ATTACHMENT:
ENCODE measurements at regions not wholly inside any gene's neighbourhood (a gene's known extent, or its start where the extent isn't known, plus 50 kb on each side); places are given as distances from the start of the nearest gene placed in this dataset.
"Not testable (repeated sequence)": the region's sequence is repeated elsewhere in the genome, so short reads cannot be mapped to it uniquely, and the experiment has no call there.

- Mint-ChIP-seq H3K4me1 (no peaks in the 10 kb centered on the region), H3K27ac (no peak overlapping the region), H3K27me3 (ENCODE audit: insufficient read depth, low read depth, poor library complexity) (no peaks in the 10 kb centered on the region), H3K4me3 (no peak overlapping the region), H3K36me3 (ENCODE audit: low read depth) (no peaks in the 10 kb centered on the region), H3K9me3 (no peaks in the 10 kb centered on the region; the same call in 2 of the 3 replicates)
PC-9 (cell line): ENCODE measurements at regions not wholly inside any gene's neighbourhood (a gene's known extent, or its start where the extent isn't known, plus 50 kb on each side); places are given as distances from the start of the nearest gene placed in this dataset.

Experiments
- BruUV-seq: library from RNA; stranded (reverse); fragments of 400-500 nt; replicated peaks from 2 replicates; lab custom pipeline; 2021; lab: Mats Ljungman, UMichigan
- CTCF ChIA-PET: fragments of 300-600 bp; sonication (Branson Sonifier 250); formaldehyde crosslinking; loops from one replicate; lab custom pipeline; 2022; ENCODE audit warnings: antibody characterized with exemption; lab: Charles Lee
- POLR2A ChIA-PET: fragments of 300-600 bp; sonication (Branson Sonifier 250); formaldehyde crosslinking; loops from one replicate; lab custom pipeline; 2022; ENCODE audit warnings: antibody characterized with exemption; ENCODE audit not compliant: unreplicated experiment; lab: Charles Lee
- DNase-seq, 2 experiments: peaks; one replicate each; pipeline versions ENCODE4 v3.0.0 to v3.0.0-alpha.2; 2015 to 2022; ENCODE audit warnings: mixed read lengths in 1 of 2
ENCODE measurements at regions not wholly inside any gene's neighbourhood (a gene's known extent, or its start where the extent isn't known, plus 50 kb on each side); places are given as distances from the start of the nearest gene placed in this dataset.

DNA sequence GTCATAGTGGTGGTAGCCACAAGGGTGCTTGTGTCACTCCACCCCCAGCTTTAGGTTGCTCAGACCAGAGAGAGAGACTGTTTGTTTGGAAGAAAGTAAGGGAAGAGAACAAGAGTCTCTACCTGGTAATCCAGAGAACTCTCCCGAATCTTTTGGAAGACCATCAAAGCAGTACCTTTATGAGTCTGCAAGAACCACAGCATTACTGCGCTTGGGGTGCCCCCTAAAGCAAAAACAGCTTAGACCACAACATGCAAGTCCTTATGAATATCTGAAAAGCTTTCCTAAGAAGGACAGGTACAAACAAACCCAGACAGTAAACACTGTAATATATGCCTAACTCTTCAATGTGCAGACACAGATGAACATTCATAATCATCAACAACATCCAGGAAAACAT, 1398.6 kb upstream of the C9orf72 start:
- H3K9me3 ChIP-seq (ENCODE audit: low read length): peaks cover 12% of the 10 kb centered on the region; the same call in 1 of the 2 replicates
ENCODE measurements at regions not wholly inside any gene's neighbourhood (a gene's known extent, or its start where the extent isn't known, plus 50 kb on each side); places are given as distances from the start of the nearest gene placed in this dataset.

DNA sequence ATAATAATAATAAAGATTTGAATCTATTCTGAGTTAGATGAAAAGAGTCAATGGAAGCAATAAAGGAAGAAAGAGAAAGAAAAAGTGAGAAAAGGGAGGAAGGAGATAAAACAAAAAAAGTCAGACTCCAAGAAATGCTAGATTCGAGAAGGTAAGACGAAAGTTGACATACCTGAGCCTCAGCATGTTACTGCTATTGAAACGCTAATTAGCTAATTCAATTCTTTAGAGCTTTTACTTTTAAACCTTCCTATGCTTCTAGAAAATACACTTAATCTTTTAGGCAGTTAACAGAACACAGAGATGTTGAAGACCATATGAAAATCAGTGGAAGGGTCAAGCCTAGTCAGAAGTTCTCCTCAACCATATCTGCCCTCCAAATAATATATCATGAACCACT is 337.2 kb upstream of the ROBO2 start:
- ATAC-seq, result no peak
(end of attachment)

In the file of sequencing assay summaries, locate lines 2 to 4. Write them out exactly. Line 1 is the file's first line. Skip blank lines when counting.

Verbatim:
"Not testable (repeated sequence)": the region's sequence is repeated elsewhere in the genome, so short reads cannot be mapped to it uniquely, and the experiment has no call there.

- Mint-ChIP-seq H3K4me1 (no peaks in the 10 kb centered on the region), H3K27ac (no peak overlapping the region), H3K27me3 (ENCODE audit: insufficient read depth, low read depth, poor library complexity) (no peaks in the 10 kb centered on the region), H3K4me3 (no peak overlapping the region), H3K36me3 (ENCODE audit: low read depth) (no peaks in the 10 kb centered on the region), H3K9me3 (no peaks in the 10 kb centered on the region; the same call in 2 of the 3 replicates)
PC-9 (cell line): ENCODE measurements at regions not wholly inside any gene's neighbourhood (a gene's known extent, or its start where the extent isn't known, plus 50 kb on each side); places are given as distances from the start of the nearest gene placed in this dataset.